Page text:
Last week we reported on the Ontario Court of Appeal's
decision in Bowes v. Goss Power Products Ltd., which found that an
employee does not have a duty to mitigate where an employment
contract contains a fixed severance entitlement but no express
requirement to mitigate. The Court of Appeal relied on a number of
factors in coming to this conclusion which should provide a clear
warning to employers across the country. This article sets out
those factors and suggests ways in which employers can make their
employment agreements or offer letters more bullet-proof.
Factors Relied on by the Court of Appeal
In concluding that termination payments in an employment
agreement are not subject to the duty to mitigate unless the
agreement specifically says so, the Court relied on the following
By contracting for a fixed sum, the parties contracted out of
the common law"reasonable notice" approach or damages in
lieu thereof. There is no material difference whether the quantum
contracted for is fixed or readily calculable from the terms of the
By specifying an amount, the stipulated quantum is
characterized as either liquidated damages or a contractual
Mitigation is a live issue at law only where damages are at
large, i.e. damages in lieu of reasonable notice. Mitigation is not
applicable if the damages are either liquidated or a contractual
It would be unfair to permit an employer to achieve certainty
by specifying a fixed amount of damages and then allow the employer
to later seek to obtain a lower amount at the expense of the
employee by raising an issue of mitigation that was not mentioned
in the employment agreement.
It is counter-intuitive and inconsistent for the parties to
contract for certainty and finality, and yet leave mitigation as a
live issue with the uncertainty, lack of finality, risk and
litigation that would ensue as a consequence.
A broad release in an employment agreement demonstrates an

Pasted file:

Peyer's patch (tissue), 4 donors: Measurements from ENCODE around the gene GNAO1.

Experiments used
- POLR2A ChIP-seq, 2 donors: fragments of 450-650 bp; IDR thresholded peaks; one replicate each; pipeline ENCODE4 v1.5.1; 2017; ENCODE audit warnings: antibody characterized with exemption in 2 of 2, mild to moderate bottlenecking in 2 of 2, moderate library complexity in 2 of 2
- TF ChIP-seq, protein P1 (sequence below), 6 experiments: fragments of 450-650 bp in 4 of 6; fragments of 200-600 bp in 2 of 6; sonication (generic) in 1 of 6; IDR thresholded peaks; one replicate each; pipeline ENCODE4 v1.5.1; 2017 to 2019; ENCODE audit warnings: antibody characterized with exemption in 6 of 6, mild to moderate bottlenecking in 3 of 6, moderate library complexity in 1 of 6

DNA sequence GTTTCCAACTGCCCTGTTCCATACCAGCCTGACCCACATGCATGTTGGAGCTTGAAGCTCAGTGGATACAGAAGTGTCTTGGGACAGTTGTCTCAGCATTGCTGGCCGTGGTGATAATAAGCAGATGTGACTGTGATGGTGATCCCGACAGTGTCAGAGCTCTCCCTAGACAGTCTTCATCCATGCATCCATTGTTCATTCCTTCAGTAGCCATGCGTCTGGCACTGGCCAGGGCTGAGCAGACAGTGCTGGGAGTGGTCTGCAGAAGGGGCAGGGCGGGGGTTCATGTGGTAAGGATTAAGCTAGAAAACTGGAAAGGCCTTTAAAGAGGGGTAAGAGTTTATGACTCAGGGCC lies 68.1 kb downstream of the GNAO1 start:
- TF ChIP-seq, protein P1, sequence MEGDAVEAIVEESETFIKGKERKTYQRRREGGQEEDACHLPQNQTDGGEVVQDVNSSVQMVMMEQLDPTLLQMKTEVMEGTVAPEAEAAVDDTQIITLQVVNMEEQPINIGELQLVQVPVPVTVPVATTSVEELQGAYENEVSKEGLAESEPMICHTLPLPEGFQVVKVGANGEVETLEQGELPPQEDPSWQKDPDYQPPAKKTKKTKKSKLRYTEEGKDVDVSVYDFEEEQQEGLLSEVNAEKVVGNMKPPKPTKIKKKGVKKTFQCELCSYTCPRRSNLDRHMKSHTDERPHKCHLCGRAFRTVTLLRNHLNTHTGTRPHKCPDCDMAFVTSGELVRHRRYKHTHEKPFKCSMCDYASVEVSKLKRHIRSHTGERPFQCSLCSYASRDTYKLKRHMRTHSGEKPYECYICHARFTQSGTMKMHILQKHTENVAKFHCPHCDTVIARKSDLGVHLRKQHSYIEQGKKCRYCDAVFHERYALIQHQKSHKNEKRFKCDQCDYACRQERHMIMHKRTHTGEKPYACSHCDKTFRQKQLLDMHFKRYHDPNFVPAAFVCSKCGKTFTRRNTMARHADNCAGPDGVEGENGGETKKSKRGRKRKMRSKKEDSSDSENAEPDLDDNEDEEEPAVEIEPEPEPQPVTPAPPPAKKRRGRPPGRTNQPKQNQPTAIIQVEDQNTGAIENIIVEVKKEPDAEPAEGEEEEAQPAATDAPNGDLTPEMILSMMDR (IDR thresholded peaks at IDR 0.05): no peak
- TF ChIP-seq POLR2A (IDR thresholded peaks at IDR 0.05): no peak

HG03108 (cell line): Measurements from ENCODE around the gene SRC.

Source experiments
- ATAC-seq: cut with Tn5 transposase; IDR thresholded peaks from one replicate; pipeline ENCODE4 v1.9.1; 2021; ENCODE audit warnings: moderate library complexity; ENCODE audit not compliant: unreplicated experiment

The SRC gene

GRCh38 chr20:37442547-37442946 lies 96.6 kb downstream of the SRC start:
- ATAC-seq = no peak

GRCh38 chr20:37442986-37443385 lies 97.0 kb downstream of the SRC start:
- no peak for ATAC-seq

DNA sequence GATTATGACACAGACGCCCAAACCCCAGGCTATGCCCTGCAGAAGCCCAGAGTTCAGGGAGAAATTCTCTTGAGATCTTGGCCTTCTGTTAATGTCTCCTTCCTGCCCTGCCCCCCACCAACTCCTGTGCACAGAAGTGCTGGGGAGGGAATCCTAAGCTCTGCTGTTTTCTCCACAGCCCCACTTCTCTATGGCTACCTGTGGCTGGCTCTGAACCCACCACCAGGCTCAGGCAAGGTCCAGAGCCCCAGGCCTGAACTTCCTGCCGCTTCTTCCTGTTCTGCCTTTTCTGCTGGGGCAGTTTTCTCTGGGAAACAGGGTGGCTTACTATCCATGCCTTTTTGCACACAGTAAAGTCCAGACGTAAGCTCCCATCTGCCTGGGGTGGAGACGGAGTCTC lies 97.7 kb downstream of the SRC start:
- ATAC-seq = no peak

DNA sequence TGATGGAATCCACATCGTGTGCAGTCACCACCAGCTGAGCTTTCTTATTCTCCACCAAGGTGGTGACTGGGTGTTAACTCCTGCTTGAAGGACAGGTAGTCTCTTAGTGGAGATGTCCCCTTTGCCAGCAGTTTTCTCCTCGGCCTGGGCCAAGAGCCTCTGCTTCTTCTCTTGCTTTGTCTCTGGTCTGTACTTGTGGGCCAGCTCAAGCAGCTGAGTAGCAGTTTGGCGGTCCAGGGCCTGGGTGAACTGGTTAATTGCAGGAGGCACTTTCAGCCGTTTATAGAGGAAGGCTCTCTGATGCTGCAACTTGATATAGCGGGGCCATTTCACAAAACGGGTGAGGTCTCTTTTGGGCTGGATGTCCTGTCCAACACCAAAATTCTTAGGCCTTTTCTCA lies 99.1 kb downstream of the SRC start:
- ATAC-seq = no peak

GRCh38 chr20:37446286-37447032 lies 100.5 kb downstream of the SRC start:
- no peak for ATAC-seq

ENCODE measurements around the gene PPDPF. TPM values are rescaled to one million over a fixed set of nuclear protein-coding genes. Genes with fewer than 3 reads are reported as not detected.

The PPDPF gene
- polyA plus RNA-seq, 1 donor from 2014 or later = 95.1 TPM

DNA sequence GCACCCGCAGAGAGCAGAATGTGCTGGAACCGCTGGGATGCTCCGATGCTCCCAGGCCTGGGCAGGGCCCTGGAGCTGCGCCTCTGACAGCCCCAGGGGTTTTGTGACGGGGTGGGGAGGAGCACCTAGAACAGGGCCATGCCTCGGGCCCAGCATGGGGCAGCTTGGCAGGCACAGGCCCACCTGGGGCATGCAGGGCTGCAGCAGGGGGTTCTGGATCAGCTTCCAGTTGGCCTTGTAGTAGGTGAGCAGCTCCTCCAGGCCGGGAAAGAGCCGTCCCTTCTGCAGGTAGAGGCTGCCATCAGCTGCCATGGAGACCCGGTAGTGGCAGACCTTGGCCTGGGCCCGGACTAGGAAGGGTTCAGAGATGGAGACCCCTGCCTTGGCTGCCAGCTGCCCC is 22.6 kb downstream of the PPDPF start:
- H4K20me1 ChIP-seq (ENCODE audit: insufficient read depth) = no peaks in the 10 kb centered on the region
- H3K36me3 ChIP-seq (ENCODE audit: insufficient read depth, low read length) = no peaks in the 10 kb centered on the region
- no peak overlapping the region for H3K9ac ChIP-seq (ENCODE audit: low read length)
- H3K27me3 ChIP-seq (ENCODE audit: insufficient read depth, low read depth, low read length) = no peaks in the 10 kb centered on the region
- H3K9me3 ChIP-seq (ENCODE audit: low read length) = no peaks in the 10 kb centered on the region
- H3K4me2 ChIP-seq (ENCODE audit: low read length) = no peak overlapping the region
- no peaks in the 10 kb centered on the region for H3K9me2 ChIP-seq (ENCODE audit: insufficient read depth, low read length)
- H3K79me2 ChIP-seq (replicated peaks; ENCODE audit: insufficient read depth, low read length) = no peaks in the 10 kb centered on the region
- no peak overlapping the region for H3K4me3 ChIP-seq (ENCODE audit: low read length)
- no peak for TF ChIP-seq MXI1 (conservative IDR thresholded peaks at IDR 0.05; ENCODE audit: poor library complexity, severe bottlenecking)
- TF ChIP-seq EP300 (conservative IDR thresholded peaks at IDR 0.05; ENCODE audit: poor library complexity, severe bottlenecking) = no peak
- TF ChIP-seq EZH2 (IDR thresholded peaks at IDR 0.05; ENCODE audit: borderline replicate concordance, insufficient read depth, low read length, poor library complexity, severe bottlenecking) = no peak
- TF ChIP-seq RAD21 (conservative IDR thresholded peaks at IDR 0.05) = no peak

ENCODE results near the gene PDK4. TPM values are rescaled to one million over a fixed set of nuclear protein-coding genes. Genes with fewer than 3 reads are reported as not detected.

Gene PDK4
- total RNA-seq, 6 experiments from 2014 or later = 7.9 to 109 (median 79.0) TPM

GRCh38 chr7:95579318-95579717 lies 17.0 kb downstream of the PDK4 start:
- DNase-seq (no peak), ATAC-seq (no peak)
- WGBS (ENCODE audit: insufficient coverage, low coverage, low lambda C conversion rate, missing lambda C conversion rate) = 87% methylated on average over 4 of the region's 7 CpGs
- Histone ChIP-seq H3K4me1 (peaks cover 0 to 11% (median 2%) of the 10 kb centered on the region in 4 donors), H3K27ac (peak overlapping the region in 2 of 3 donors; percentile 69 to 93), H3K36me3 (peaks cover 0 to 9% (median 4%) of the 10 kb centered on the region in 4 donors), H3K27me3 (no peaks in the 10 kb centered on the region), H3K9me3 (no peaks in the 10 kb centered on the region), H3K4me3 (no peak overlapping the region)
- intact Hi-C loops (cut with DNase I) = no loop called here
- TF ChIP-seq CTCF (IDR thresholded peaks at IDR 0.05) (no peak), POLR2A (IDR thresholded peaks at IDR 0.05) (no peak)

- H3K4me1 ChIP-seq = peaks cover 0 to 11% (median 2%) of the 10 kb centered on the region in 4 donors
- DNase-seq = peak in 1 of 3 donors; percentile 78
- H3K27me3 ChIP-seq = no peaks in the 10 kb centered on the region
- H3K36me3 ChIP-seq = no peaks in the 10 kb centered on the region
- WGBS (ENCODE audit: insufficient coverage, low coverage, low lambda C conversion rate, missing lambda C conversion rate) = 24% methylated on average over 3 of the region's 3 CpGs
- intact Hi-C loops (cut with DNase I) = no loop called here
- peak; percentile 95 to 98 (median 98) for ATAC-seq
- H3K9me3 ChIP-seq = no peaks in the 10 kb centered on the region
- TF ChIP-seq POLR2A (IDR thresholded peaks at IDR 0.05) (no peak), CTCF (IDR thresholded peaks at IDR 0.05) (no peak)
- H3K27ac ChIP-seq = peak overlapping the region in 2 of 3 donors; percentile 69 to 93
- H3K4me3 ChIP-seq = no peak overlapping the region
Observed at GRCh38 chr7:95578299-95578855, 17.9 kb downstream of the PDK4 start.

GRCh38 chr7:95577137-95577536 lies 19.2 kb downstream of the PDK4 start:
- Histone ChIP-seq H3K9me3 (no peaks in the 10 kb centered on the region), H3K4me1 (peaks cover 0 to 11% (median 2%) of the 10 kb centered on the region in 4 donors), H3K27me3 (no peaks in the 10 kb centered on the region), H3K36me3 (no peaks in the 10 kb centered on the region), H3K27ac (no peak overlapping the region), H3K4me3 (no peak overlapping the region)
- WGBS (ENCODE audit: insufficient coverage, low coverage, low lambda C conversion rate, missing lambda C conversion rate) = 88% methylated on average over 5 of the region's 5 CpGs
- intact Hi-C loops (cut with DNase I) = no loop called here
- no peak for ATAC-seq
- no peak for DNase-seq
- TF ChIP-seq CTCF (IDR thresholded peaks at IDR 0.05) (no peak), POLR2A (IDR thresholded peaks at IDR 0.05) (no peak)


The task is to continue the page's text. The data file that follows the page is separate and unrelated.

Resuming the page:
intention to avoid resort to the courts, confirms a desire for
finality, and bolsters a finding that the parties intended that
mitigation would not be required unless the agreement expressly
stipulates to the contrary.
Thus, where an employer opts to have an employment agreement
containing a fixed severance entitlement and they intend for
mitigation to apply upon termination without cause, they must
express such an intention in clear and specific language in the
Implications for Employers
Mitigation is not the only area where it can be important to
have clear and specific language. We recommend that when
preparing offer letters or employment agreements, employers take
the time to explicitly set out other things such as:
whether termination monies will be paid by way of lump sum or
continuing payments, and whose decision it is where payment can be
made either way;
whether working notice can be provided instead of termination
monies and, if so, whether that decision is at the employer's
whether the employee will have to sign a Release prior to
receiving the termination monies. If so, include the form of
Release the employee will have to sign;
how much bonus, if any, the employee is entitled to for the
portion of the year leading up to termination, as well as following
termination. If there is any bonus entitlement, how it will be
calculated and when it will be paid;
which benefits and for what period, if any, will be continued
– the statutory notice period only or beyond?
what other benefits/perks, if any, the employee is entitled to
compensation for in respect of the notice period and, if so, how
will this be calculated;
which obligations – non-compete, non-solicit,
non-disclosure of confidential or other information –
continue post termination and for how long;
the amount of notice the employee is required to give upon
whether the employee can be temporarily laid-off in accordance
with employment or labour standards legislation.
The Court of Appeal's decision also stresses the importance
of fairness to employees. If an employer is trying to limit a
former employee's entitlement to something included for the
employer's benefit, courts will likely be more ready to find in
favour of the former employee if not sufficiently
explicit. Employers across the country should keep this in
mind when preparing offer letters or employment agreements.
Unfortunately, reasonable accommodation for employees in the workplace continues to be the source of significant litigation and even today we continue to see outrageous examples of employers behaving badly.
We are now beginning to see reported cases involving charges and subsequent fines laid against employers for failing to provide information, instruction and supervision to protect a worker from workplace violence.
On October 13, 2016, the Supreme Court of Canada denied leave to appeal an Ontario Court of Appeal decision which ordered an employer to pay a former employee 37 months of salary and benefits following termination.
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